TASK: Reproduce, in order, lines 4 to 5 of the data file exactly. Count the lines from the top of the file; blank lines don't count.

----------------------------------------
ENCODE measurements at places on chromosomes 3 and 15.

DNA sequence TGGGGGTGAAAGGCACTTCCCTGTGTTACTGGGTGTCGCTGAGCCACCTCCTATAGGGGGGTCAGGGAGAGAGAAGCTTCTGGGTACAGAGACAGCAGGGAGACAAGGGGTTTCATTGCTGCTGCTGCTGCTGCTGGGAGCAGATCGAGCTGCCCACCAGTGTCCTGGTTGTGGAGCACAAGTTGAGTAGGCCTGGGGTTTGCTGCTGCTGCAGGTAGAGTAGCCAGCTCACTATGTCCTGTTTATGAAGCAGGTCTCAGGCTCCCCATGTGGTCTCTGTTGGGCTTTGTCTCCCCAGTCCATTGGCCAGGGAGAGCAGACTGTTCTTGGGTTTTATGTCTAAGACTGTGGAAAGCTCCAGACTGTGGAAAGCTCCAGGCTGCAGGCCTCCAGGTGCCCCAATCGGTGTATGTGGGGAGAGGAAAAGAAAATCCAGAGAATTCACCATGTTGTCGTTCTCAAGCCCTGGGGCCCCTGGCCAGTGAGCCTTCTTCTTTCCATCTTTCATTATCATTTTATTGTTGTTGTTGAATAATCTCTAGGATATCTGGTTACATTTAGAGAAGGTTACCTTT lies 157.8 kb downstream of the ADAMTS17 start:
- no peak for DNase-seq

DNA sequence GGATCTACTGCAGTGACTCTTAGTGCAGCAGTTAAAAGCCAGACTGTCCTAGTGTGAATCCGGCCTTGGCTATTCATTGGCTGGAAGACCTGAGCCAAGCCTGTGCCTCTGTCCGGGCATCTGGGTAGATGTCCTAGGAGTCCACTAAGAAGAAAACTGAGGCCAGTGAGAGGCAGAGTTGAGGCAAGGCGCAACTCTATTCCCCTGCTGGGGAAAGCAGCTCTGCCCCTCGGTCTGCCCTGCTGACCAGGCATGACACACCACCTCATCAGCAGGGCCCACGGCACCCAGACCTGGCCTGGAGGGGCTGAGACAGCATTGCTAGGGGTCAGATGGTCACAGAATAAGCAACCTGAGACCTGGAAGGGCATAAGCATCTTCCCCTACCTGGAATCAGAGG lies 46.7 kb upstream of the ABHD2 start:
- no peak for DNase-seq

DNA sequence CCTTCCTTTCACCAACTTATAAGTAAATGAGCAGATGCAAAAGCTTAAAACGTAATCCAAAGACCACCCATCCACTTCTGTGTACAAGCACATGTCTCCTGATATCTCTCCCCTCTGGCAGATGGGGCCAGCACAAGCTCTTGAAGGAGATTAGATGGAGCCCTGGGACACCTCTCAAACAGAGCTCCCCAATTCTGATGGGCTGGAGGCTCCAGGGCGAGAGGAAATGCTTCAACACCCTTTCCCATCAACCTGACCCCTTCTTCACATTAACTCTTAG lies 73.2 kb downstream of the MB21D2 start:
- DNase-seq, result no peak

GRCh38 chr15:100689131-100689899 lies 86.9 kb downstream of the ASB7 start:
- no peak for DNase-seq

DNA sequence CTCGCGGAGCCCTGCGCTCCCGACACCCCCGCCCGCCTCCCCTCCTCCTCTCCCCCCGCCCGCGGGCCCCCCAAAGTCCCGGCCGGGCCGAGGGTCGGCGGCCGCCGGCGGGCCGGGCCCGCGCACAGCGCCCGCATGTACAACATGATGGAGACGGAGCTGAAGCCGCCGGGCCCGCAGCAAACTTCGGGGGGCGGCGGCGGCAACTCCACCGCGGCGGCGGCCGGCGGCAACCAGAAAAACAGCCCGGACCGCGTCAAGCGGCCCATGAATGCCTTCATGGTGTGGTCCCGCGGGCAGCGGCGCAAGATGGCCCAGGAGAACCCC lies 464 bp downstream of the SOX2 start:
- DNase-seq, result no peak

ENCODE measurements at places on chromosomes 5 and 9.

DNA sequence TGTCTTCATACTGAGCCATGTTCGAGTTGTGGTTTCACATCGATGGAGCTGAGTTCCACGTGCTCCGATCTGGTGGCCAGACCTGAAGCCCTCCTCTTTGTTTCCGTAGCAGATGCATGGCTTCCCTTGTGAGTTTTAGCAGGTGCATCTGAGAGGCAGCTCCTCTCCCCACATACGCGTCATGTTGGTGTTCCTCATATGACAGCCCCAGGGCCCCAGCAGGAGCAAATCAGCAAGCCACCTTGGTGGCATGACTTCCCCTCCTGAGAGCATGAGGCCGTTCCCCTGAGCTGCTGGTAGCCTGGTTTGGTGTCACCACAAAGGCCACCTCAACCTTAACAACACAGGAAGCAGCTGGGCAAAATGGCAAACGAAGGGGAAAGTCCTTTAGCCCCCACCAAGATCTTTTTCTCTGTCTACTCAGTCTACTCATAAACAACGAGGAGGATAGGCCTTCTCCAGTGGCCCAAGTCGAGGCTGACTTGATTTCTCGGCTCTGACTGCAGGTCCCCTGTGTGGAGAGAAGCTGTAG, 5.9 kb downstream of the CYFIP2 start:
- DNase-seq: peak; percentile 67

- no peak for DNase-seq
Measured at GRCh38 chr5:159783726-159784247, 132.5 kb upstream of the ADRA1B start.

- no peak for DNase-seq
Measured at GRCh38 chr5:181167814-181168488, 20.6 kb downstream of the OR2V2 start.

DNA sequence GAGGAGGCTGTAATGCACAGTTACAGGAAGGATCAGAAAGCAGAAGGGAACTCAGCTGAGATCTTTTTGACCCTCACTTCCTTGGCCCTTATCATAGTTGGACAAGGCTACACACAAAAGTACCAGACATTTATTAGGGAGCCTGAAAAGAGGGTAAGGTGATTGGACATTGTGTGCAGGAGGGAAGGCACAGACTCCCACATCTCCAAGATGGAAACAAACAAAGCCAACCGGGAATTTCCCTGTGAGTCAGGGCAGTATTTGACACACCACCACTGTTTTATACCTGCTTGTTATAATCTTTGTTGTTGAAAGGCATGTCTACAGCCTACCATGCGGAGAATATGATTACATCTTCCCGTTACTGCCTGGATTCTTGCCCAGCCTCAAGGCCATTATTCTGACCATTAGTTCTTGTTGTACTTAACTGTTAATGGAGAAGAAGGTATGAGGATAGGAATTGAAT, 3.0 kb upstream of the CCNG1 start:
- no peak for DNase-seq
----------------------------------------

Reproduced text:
DNA sequence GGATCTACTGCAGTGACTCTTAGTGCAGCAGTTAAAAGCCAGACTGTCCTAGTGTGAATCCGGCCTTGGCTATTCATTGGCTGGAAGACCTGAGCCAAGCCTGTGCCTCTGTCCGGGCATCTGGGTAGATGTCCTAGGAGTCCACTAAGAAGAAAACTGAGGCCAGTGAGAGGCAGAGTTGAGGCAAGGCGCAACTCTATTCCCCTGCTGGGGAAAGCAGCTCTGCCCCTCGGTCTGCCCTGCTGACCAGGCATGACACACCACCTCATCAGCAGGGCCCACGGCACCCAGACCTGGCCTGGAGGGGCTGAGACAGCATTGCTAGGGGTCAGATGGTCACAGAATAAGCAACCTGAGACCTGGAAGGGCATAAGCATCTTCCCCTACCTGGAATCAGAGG lies 46.7 kb upstream of the ABHD2 start:
- no peak for DNase-seq